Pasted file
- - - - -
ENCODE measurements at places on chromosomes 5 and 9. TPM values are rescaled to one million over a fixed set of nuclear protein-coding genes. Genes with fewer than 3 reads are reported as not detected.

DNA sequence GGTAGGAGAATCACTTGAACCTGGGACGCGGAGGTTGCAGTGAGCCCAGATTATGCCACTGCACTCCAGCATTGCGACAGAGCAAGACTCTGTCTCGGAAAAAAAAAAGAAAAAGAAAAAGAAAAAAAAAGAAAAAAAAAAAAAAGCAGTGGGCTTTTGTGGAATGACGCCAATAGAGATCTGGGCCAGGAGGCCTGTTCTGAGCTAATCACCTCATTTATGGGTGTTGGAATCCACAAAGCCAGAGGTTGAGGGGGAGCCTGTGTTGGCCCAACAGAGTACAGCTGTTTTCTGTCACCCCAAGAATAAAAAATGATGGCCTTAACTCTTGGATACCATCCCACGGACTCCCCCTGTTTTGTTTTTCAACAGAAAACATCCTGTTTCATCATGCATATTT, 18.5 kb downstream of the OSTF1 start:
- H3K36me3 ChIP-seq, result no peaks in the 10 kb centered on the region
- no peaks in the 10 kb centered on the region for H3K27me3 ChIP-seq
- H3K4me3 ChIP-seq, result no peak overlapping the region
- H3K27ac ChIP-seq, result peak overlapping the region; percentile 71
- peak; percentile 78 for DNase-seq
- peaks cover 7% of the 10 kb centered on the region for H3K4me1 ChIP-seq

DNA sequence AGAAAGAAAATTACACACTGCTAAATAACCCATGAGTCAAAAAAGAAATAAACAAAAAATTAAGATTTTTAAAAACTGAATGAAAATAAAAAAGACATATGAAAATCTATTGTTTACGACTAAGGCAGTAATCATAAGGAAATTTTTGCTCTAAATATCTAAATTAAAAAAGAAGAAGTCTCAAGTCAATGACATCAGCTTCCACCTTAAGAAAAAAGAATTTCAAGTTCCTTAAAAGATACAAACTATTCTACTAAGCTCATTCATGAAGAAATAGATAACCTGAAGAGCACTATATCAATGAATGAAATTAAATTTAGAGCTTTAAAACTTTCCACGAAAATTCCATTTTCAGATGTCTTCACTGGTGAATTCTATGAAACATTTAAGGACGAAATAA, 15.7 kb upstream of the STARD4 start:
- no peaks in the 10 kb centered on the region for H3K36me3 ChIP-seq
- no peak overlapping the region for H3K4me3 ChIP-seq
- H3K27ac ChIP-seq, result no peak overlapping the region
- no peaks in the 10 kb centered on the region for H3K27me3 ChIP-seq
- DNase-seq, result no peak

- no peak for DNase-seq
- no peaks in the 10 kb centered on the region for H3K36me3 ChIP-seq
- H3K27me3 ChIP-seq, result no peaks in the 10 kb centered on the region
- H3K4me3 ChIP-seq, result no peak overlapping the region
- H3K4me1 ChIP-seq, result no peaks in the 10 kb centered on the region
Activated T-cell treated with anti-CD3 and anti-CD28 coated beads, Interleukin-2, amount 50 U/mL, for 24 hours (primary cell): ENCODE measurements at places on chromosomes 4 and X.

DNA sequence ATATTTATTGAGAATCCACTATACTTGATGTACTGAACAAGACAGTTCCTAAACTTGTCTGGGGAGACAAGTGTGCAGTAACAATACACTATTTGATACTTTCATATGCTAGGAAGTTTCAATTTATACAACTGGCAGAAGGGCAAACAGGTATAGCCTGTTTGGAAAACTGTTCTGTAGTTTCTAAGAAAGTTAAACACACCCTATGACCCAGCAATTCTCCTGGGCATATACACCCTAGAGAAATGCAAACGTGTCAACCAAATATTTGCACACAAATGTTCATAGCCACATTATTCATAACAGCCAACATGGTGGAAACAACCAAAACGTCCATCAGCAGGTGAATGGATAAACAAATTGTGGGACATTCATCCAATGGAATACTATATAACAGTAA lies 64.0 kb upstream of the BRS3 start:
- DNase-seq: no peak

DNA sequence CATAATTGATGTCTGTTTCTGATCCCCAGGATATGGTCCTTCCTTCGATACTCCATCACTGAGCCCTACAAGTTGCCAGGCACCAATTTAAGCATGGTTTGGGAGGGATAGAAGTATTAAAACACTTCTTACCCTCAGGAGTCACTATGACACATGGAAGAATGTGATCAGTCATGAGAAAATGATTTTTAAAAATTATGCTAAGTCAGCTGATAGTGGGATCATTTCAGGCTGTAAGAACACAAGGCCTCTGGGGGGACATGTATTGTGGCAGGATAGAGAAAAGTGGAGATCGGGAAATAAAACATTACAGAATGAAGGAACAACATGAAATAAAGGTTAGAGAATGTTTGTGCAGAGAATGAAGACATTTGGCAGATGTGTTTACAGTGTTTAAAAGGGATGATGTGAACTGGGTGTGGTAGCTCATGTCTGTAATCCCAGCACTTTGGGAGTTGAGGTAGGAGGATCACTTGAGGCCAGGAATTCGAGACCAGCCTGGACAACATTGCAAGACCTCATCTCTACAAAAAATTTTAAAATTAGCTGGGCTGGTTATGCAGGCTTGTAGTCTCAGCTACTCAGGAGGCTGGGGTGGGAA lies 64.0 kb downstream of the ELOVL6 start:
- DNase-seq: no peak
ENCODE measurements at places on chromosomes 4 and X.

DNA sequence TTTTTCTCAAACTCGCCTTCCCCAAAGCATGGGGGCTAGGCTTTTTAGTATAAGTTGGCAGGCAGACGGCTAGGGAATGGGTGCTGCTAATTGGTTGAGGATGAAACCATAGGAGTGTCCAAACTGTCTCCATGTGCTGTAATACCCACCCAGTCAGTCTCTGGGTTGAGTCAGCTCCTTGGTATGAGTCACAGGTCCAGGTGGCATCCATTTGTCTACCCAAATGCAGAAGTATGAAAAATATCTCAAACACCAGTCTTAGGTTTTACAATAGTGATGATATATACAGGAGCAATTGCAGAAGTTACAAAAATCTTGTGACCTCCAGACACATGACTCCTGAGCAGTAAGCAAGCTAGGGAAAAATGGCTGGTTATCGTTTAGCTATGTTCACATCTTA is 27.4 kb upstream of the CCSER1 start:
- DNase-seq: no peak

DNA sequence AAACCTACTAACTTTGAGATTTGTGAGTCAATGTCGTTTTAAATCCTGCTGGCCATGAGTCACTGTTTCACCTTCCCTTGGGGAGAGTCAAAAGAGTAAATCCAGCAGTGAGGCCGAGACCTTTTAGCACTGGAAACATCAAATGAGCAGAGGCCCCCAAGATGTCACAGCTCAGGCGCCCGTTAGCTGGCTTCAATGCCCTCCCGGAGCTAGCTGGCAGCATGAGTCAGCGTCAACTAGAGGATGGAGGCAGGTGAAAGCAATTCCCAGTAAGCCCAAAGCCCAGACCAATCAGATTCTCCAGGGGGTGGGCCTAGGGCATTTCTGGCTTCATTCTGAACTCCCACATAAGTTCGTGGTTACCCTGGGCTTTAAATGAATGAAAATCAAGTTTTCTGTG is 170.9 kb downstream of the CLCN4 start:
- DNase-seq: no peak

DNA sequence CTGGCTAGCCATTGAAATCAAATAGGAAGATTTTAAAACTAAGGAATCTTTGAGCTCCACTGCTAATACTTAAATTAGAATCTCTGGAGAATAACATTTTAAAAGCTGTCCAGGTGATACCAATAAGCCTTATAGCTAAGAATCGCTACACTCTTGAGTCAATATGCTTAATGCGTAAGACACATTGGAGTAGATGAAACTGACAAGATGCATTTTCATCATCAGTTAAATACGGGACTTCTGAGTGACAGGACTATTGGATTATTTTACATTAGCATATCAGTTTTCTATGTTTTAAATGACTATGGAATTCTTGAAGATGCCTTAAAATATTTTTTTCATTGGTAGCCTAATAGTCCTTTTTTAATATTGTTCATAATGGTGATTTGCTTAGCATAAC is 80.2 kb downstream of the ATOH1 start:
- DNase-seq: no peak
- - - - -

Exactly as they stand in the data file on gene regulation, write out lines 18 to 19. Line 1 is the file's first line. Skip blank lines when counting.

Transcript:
- H3K4me3 ChIP-seq, result no peak overlapping the region
- H3K4me1 ChIP-seq, result no peaks in the 10 kb centered on the region